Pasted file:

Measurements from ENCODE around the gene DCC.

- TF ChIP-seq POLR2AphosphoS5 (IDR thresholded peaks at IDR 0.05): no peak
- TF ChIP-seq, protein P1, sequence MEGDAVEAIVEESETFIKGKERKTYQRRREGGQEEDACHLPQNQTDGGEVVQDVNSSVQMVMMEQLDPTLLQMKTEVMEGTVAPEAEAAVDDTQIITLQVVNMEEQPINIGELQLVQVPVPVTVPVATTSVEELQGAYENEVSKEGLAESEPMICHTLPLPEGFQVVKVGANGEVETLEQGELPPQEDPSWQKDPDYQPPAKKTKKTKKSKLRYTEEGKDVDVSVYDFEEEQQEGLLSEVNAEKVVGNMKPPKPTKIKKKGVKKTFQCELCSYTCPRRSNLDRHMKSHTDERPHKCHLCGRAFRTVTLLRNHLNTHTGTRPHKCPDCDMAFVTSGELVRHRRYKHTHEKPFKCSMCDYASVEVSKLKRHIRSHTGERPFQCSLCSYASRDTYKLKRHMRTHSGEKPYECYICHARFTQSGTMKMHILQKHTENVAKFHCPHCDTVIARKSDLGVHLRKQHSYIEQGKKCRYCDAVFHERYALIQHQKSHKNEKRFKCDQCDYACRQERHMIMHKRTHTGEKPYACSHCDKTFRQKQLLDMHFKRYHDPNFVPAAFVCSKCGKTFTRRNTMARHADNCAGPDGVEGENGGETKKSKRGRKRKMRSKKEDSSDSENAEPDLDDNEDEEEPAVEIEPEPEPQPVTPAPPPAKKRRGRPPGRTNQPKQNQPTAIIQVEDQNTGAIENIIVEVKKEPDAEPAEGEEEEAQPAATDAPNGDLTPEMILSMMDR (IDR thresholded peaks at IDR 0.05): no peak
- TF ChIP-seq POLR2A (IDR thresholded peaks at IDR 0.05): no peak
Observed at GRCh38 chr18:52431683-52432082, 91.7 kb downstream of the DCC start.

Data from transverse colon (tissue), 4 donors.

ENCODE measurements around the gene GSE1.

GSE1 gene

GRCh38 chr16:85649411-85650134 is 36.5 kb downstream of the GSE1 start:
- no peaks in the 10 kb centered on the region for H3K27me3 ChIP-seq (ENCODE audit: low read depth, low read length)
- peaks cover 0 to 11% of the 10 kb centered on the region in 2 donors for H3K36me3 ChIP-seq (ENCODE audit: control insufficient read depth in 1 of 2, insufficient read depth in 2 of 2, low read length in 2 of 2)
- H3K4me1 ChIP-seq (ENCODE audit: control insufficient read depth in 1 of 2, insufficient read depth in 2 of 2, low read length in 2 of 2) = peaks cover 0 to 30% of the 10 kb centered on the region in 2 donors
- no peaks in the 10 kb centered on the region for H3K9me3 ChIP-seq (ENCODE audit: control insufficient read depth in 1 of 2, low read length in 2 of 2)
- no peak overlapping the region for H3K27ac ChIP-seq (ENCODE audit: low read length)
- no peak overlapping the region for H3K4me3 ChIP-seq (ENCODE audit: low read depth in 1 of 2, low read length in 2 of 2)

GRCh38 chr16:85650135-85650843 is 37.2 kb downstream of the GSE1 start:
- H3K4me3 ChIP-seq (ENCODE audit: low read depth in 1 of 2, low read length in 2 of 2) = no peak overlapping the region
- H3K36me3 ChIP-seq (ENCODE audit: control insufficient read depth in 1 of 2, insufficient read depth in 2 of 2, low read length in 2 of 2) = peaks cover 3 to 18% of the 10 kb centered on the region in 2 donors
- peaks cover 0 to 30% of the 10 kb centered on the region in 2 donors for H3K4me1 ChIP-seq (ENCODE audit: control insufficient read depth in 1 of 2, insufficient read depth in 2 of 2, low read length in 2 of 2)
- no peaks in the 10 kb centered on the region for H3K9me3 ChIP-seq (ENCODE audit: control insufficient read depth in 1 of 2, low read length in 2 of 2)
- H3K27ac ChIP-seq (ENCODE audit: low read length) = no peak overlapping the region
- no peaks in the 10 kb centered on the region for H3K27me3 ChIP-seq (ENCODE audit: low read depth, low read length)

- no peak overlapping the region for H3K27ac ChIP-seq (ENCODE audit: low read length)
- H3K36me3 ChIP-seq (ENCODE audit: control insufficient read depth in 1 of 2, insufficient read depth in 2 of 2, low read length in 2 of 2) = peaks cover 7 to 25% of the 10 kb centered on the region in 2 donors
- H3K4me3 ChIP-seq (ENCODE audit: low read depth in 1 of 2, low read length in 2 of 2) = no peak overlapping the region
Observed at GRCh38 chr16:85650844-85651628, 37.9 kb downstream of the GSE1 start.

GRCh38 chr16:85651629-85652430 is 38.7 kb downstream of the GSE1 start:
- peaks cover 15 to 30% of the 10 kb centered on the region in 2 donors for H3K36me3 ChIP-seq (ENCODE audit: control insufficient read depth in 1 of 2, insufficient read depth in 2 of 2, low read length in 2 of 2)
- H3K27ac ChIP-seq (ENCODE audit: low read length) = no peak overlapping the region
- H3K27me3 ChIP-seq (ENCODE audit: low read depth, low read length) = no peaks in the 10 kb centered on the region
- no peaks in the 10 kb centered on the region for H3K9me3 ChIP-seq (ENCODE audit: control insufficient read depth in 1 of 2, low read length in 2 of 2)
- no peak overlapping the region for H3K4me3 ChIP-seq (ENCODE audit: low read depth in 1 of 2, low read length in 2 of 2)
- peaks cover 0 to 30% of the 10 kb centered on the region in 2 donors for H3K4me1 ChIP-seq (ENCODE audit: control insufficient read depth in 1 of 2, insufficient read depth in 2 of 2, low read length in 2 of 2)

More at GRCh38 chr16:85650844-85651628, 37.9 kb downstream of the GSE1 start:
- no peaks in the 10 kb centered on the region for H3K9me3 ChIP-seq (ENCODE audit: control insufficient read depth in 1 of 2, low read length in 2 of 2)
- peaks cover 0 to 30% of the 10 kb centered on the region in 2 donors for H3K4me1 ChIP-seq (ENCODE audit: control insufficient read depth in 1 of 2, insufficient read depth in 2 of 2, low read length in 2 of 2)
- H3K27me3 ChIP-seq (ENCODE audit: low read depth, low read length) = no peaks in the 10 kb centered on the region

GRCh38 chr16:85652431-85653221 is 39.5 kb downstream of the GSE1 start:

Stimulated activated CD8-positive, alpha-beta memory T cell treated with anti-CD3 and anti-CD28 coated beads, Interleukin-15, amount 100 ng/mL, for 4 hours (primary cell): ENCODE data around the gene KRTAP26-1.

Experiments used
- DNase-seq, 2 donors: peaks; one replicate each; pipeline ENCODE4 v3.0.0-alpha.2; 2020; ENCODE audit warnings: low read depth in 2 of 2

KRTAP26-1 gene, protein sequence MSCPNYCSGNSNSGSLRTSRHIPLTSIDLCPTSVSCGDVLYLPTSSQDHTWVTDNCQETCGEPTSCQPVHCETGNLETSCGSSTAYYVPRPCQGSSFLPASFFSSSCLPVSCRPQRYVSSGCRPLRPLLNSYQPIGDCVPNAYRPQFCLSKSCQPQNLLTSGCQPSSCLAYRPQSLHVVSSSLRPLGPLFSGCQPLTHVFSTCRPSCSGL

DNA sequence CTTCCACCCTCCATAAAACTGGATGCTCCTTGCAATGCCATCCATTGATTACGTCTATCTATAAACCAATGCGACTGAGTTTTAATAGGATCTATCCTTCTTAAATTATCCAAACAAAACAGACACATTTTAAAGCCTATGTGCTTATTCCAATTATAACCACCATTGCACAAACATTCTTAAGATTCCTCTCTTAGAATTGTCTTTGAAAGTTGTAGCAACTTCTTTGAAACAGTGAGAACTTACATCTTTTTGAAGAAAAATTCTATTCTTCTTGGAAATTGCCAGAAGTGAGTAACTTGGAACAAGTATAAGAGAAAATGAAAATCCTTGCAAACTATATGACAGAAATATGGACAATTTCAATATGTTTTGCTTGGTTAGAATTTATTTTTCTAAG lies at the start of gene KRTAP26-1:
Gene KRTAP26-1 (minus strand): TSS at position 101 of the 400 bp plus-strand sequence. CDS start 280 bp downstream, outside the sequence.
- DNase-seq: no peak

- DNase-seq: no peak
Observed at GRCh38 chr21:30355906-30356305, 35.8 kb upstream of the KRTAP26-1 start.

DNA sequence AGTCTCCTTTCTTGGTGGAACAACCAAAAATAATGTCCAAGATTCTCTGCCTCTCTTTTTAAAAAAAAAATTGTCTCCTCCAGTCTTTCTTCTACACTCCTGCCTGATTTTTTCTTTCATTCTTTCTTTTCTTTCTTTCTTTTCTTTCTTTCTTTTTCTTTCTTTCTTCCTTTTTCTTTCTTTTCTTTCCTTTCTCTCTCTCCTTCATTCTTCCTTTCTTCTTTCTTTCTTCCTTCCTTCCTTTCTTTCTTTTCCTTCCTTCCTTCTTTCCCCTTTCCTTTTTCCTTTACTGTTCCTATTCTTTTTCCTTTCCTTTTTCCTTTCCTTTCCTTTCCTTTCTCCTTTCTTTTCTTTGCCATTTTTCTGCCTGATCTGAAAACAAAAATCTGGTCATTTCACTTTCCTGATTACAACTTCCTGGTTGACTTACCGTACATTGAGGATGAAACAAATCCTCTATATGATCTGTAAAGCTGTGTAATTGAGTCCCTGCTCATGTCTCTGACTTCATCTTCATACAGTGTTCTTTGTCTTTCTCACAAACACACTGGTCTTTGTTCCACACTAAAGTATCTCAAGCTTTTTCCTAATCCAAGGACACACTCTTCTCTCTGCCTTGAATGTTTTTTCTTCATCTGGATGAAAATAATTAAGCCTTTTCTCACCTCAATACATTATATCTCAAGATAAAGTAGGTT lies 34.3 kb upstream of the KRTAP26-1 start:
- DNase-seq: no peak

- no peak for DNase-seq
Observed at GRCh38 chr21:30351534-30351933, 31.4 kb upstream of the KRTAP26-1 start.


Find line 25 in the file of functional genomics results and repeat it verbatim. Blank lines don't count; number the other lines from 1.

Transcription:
- H3K4me3 ChIP-seq (ENCODE audit: low read depth in 1 of 2, low read length in 2 of 2) = no peak overlapping the region